Series: CBA Practical Handbooks in Archaeology

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Bernard Lowry
1996
Mélanie Steiner
Mélanie Steiner
Handbook primarily designed to raise standards and intended for students and those working in archaeological illustration; it serves as a showpiece of the work of several illustrators, working in different ways. Drawings of objects made from different materials are shown at their original drawn size as well as at their subsequent, reduced, published scale, so that the techniques used by the draftsman can be clearly seen. Objects are described and the illustrators then describe their different drawing methods and approaches, giving step-by-step guides to how the illustrations were put together. Contributions include
2005
Cherry L Lavell
A structured list of words in current use in British archaeology is intended for two main user groups: (a) readers of British Archaeological Abstracts who are searching the annual indexes for particular pieces of information, and (b) indexers who have been commissioned to produce indexes to books or runs of county journals in archaeology. Cross-referencing allows both readers and indexers to use natural language without loss of information.
1989
The third edition is completely reworked and aims at amateurs, students and older schoolchildren.
1987
David Parsons
An aid to the study of churches, chapels, and meeting houses whose standing fabric survives in whole or in part (including those buildings now converted to secular use). The chapter on interpreting the structure (observation and analysis) gives a case study of All Hallows, Bardsey, Leeds. The next chapter, on furnishings and fittings, is illustrated by St Luke, Gaddesby, Leics; and that on documentary evidence by St Mary, Melton Mowbray, and St Bartholomew, Snarestone, Leics. The fifth chapter, on recording the information, explains the purpose of the record and offers guidance on making the verbal description, the drawing (from sketch to axonometric projection), and photography.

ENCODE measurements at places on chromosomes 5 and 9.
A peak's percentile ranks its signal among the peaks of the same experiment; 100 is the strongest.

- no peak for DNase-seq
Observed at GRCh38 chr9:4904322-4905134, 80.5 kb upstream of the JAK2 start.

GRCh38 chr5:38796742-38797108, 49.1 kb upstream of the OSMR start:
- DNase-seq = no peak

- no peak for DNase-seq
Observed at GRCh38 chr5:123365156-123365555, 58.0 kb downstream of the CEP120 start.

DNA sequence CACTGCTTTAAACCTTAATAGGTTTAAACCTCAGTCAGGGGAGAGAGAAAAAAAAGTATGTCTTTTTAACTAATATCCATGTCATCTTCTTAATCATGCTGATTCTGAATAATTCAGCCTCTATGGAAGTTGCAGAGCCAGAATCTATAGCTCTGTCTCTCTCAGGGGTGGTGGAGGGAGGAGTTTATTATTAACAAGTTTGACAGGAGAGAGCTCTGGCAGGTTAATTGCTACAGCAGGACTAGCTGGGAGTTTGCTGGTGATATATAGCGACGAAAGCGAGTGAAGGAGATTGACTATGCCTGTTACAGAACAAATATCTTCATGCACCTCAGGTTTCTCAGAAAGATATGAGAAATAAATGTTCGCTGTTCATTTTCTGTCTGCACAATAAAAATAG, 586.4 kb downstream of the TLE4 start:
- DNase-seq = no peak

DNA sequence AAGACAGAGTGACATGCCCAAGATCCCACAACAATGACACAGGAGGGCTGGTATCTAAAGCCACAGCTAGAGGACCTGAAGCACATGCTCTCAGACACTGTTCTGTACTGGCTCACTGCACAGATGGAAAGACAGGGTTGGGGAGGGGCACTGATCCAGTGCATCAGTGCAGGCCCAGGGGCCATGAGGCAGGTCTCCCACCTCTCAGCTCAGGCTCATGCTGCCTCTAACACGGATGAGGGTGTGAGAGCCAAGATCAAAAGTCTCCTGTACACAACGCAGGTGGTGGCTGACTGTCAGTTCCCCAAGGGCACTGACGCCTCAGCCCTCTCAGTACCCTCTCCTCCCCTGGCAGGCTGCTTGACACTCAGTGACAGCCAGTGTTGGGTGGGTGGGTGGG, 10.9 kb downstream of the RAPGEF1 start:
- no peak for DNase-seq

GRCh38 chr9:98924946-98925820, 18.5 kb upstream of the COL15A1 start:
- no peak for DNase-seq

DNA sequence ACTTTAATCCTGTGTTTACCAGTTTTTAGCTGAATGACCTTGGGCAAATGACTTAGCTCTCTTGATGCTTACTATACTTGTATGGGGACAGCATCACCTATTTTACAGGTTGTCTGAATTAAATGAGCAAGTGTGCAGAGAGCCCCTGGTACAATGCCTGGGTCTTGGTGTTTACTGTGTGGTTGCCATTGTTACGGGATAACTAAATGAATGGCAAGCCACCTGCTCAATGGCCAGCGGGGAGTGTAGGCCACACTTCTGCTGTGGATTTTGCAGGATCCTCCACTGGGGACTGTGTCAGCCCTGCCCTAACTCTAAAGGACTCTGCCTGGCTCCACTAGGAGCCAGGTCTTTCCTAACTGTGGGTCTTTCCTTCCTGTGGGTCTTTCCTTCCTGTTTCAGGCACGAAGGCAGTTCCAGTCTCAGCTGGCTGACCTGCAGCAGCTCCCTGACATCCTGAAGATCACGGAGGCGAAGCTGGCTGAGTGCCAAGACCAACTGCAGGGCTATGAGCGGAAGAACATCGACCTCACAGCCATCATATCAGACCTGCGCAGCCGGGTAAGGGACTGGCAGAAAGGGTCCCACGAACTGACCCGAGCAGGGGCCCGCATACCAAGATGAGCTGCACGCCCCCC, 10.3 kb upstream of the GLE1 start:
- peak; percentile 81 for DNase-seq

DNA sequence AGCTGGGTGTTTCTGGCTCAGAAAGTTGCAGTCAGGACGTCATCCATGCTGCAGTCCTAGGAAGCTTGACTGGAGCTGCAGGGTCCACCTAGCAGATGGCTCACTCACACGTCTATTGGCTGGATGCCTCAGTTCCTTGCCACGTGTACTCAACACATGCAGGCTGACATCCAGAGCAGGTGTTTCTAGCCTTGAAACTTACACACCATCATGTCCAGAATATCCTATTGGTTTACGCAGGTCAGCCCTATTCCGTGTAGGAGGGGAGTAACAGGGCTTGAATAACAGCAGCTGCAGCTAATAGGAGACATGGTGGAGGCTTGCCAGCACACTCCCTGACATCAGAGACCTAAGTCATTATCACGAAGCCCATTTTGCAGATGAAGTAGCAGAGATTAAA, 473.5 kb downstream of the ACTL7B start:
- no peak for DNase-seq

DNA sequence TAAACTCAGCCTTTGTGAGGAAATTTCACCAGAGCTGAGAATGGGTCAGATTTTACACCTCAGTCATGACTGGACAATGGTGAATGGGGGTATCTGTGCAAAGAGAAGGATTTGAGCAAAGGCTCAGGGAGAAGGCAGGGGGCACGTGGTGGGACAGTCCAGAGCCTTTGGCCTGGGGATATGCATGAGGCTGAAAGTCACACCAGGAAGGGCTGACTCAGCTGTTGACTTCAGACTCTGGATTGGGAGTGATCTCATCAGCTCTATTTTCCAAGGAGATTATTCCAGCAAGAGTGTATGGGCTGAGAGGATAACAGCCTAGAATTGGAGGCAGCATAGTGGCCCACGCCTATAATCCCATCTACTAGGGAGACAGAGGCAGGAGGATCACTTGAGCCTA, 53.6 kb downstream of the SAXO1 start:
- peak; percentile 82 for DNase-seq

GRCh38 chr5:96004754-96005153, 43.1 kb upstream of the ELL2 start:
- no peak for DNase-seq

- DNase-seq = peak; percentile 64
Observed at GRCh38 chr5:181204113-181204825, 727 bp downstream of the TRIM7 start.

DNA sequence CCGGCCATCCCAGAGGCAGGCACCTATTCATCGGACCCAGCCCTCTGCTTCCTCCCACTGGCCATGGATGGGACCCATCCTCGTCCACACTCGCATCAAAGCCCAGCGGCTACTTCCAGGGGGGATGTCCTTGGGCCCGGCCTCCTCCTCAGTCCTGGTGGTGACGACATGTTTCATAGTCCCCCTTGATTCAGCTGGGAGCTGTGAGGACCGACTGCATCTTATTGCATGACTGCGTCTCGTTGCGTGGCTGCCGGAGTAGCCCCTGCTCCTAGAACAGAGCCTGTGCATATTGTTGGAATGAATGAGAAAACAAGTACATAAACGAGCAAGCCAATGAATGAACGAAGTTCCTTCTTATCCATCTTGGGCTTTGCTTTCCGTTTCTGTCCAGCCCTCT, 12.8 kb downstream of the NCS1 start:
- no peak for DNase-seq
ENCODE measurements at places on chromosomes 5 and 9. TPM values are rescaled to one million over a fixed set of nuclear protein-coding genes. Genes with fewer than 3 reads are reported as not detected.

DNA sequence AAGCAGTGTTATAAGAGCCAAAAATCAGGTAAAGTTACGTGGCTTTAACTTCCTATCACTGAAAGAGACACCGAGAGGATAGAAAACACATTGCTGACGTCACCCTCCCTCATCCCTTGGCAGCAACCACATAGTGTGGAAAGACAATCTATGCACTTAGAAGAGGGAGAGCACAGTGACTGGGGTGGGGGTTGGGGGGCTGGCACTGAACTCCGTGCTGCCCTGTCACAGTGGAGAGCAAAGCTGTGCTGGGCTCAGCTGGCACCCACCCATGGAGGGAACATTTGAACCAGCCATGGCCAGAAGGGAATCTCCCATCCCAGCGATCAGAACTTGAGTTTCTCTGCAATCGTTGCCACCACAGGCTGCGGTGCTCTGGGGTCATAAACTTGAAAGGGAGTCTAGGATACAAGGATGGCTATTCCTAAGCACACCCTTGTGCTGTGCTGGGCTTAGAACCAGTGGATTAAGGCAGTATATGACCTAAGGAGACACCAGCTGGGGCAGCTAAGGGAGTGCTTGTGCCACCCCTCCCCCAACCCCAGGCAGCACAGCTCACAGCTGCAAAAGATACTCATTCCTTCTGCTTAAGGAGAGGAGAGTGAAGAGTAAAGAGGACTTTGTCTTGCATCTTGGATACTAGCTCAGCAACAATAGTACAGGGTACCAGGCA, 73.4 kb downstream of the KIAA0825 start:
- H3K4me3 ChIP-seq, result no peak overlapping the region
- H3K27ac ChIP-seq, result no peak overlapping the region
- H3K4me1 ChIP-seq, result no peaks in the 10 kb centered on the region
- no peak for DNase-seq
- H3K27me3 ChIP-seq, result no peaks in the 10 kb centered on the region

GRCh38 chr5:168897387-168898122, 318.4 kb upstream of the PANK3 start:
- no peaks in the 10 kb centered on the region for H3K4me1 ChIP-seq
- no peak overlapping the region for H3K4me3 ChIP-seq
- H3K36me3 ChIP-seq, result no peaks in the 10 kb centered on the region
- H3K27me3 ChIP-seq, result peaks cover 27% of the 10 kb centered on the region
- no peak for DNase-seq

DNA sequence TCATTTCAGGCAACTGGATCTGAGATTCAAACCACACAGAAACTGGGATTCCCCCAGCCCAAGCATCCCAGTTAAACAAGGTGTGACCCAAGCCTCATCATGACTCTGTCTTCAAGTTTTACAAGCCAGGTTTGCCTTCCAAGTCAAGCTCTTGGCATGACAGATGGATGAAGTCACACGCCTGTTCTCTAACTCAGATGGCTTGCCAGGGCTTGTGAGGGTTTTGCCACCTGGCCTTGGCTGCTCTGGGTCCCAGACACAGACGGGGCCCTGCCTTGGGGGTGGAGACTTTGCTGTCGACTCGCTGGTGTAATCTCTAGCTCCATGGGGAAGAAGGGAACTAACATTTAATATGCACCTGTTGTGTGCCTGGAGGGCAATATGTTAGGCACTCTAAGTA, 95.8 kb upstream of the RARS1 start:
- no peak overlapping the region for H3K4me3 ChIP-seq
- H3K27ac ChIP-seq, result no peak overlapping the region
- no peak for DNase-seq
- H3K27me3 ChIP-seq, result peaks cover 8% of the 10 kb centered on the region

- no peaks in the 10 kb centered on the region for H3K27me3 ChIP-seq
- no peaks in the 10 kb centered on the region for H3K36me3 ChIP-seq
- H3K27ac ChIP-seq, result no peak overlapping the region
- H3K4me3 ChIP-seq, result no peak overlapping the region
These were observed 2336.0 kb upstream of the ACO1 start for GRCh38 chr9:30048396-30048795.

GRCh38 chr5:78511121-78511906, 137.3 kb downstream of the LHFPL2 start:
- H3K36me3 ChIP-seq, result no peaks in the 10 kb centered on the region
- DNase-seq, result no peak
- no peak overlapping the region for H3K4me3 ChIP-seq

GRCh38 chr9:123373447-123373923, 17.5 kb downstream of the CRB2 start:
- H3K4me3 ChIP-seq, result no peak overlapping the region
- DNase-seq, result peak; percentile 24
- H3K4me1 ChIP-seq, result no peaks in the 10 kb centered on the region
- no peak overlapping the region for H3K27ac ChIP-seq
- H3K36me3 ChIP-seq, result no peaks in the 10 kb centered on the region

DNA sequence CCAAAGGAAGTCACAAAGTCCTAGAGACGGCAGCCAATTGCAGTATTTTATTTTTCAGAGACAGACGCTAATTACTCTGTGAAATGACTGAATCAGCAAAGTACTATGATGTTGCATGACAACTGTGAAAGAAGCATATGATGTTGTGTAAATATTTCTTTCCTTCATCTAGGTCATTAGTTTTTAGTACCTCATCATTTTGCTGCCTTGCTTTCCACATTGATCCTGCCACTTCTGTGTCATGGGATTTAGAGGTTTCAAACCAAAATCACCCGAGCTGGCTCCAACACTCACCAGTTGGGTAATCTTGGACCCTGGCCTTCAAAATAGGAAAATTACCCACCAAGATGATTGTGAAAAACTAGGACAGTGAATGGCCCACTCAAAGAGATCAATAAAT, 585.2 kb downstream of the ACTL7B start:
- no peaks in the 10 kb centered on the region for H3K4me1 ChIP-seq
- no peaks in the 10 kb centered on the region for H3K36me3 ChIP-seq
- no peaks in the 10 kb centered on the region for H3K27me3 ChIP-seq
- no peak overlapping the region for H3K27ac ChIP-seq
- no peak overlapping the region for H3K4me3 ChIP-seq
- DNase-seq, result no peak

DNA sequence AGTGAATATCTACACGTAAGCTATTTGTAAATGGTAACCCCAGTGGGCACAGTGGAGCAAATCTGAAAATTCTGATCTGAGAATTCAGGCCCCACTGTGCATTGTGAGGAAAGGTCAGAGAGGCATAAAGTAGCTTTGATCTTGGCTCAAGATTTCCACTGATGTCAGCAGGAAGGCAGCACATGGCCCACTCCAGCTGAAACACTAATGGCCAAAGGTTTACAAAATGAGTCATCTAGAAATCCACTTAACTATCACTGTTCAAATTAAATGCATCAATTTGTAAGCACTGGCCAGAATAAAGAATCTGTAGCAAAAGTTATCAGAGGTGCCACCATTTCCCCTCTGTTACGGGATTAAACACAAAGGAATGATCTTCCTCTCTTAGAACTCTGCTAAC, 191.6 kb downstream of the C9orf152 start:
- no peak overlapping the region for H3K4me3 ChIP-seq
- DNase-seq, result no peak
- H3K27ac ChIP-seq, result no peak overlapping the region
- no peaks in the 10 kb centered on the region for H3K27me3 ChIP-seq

1989
David Parsons
A guide to the methods techniques for the archaeological interpretation and recording of religious buildings and their furnishings, and related documentary research. Includes practical advice on how to carry out measured survey and photography. (For a related glossary, see 97/780.)
1998
N W Alcock
Linda Hall
Illustrates chronological and regional variation in common items of carpentry and metalwork.
1994
Christopher K Currie
The handbook looks at the methods used within the sub-discipline. The book traces the development of the genre with particular reference to the advances made in the last twenty years. Chapters deal with the historical background to gardens and designed landscapes, excavation techniques in the era of development archaeology as well in the research field, survey, geophysics, and air photography; a chapter on environmental sampling techniques brings together the most recent thinking on this vital aspect of garden archaeology in one place. To conclude, the book gives a series of case studies including recent projects undertaken in the UK. Contributions include
2005
Stephen J Rippon